Rookie mistake w/sunlight levels

greenhavenrdgardenMay 6, 2012

I made a new bed last fall taking up a huge part of my back yard. I planned for Full Sun plants bc that was what the area was getting at the time. We had removed some trees that were causing shade and I was ready to go. Well now that it's spring and the trees are all leafed out again I realized that the area is actually only Part Sun. It gets 2-3 hours of hot mid-day sun but only filtered sun through the trees the rest of the day.

My question: within the next 2yrs I will be having 6 more trees removed. Once these are gone I am almost positive the area really will be Full Sun finally. I have already planted a Kousa Dogwood, Doublefile Viburnum, 2 Weeping Pussy Willow trees and a Black Lace Elder. Should I remove these and hold off planting more until the area really is Full Sun or can I keep planting FS shrubs since it will be full sun eventually anyways? As of this moment I am focusing on shrubs/trees and not perennials (yet). Thanks for any help.


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vetivert8(NI-NZ zone 9a)

I'm trying to picture this.

You have a number of mature trees that are deciduous. They filter the sunlight coming into most of your yard. You've taken out some because you want to grow full sun plants.

You've replanted with trees/shrubs that may reach ten to twenty feet within what, ten years? (They would in zone 9 but may be slower in a cold winter climate.) You've placed them so their present and eventual spring/autumn shadows (the long ones) don't shade your sunny garden.

You have other trees to drop within one to two years.

First consideration would be for the tree feller fellas. Have they enough clear space to drop and process those trees without harming your new plantings?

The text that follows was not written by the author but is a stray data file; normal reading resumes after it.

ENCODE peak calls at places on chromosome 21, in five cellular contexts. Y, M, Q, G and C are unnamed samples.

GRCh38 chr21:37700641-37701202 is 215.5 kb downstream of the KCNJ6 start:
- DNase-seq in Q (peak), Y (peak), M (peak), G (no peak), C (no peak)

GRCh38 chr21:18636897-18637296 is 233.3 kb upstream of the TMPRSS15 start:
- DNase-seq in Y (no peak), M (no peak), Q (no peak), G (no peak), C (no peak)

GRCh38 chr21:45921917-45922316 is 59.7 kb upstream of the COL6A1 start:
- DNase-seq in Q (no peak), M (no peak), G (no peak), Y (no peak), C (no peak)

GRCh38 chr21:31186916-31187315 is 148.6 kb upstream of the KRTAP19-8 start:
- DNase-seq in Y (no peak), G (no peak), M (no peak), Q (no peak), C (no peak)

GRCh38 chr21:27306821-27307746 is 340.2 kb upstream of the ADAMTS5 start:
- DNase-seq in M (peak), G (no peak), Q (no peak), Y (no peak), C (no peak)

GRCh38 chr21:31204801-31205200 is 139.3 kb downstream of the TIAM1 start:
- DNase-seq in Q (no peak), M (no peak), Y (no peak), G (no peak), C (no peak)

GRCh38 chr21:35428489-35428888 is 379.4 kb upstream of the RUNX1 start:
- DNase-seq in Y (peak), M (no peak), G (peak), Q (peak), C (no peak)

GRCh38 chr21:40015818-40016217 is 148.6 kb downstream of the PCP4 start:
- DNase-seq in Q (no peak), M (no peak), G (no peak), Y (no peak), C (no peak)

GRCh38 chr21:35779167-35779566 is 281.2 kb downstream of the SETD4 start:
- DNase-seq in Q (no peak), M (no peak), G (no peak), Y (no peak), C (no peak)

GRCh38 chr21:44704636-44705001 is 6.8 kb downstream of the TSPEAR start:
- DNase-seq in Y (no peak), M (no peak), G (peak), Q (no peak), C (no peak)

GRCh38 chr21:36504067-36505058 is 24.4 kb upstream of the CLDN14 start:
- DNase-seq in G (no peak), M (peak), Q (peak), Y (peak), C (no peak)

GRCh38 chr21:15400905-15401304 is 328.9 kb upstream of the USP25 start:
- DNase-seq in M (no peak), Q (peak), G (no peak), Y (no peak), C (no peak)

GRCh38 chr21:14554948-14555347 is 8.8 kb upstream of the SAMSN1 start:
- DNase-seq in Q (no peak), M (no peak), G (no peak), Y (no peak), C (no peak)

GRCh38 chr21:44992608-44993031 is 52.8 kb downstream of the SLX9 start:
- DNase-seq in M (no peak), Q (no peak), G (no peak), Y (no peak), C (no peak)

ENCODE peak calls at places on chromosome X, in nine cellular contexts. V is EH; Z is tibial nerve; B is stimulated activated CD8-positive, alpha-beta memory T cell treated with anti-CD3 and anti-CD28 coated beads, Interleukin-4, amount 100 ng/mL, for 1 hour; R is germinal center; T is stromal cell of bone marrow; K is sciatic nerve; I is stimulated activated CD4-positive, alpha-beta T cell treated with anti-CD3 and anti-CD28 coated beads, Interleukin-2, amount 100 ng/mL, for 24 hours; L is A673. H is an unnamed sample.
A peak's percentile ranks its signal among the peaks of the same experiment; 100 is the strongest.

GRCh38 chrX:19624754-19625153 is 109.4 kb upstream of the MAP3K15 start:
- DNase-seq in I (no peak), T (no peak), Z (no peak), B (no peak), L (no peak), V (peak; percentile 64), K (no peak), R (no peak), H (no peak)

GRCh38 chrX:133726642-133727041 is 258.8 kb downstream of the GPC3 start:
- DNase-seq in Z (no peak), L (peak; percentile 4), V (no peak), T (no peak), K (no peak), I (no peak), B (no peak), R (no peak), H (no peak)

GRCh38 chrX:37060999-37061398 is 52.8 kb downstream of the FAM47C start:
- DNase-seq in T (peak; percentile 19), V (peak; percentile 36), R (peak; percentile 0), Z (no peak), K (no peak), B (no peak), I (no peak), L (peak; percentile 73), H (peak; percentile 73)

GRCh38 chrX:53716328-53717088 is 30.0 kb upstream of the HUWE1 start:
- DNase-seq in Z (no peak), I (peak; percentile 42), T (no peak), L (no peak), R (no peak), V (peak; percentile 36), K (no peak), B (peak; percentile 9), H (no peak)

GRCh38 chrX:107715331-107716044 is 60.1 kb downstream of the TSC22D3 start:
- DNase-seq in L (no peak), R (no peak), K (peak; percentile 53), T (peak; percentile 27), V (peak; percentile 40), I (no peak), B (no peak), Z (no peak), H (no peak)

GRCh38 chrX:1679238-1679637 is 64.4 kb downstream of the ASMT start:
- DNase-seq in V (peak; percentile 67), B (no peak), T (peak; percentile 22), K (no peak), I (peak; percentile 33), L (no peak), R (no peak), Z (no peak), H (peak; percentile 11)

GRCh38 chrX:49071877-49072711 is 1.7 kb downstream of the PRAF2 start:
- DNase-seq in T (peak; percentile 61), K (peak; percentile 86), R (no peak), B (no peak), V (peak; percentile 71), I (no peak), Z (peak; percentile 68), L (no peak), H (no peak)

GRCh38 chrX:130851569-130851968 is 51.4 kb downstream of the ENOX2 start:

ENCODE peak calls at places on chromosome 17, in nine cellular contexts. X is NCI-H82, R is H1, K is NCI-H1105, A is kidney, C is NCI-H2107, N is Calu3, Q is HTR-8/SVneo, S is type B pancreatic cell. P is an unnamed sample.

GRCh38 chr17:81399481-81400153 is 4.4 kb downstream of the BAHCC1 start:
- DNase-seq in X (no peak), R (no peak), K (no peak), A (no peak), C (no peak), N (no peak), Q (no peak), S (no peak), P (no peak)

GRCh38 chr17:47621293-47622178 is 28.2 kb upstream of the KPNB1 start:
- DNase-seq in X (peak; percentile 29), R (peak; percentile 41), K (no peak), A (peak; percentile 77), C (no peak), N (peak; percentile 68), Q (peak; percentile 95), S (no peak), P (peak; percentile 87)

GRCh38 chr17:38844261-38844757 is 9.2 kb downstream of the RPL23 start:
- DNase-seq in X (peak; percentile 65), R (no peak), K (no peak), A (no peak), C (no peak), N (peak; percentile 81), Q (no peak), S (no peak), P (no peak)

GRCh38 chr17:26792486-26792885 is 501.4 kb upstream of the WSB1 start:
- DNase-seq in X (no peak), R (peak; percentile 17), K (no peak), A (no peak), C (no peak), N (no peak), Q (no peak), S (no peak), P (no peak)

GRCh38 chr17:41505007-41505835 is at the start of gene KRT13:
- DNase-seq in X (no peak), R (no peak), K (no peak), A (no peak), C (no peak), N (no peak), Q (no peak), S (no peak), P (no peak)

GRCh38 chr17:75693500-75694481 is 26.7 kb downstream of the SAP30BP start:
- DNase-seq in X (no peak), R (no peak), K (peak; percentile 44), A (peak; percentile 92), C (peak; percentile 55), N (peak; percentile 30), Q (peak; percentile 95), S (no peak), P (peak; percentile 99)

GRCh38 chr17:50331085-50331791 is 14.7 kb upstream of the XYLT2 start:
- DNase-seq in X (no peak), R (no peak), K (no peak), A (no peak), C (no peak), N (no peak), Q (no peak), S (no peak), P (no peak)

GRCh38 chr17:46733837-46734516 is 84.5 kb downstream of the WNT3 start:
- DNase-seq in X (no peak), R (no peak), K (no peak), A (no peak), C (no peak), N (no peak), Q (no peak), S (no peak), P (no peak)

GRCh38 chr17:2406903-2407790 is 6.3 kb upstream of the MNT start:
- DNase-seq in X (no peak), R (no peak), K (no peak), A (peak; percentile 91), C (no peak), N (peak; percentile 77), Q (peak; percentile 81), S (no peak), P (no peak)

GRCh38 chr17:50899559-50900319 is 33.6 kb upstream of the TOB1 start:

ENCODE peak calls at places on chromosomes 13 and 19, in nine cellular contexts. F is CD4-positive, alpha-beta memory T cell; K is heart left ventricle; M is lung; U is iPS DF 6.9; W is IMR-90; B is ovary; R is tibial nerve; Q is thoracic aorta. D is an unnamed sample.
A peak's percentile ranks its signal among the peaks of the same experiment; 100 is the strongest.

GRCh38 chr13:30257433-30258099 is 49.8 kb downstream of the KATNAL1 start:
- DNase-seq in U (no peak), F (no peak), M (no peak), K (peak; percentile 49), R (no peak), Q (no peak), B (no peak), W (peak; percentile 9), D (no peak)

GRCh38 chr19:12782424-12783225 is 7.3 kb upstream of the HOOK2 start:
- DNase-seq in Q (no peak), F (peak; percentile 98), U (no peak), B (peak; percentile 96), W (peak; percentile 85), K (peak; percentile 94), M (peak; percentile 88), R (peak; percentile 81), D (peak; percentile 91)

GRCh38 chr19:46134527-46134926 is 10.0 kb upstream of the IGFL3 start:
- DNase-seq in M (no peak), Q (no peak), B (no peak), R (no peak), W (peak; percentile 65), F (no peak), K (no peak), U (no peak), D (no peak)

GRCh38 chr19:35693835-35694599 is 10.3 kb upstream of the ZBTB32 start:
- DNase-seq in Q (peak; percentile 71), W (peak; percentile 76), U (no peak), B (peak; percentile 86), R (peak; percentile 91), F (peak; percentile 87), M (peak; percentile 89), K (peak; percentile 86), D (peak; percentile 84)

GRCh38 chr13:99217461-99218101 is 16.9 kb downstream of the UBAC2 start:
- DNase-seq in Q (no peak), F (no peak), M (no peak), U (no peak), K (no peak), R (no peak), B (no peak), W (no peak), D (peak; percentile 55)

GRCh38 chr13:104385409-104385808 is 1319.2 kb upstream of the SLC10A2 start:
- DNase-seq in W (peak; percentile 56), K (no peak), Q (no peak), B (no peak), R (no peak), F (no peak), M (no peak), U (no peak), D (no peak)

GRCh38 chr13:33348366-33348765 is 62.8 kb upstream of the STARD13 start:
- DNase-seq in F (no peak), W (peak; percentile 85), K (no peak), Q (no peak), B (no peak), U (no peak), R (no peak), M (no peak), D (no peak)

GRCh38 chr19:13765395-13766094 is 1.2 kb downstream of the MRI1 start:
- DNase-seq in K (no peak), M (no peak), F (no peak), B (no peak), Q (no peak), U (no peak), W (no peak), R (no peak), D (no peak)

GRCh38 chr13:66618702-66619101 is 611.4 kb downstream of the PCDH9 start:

Second would be the species of sun lovers that you intend to plant. Some will become leggy and quite soft in part shade and be at risk of damage from frost or wind. They might even grow into awkward shapes in the struggle for light.

You could mulch the area you're planning to plant up to keep weed growth in check.

You could also plant it with annuals that don't mind part shade such as Lobelia and Impatiens to keep it under cultivation. And focus on any underplanting you have in mind to compliment your new trees and shrubs.

Short answer: I'd leave the sunny plantings until the trees are down and use the time to track the shading from your new plantings so you can update your initial plans, as well as putting in any foundational work such as access for working paths and soil amending.

    Bookmark   May 8, 2012 at 2:45AM
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Thanks for the reply :). I've taken out several old diseased crab apples that were causing a mess and inviting deer. This left a very large open corner of my yard and the trees/shrubs that I've planted are in the BACK of this new bed (vs the crabapples were in the front). The weeping pussy willows are grafted small trees (6-7 ft tall eventually and slightly smaller right now) not the giant trees most ppl think of and the Viburnum is Soshoni(sp?) which isn't supposed to get as big as the others but regardless it's placed ok. The corner faces South-West and I thought I was good to go bc my house is far enough away to not cause shadows. The problem now that took me by surprise (and also the trees I will be removing) are 200+ ft tall (oaks I think) that are causing the filtered shade that AREN'T NEAR this bed (so tree guys won't damage what I've planted) but still shades the w/their far reaching branches These trees are coming down eventually but we have SO MANY that need cut that we are doing the dangerous trees first. My lot is/was filled w/over grown trees and hasn't been landscaped in decades. I am trying to do it right. I've made beds/paths and I'm working on improving the soil (even though it's actually pretty nice d/t all the organic material left over the yrs by said trees).
Thanks again for the advice. I guess I'll work elsewhere until the trees come down :(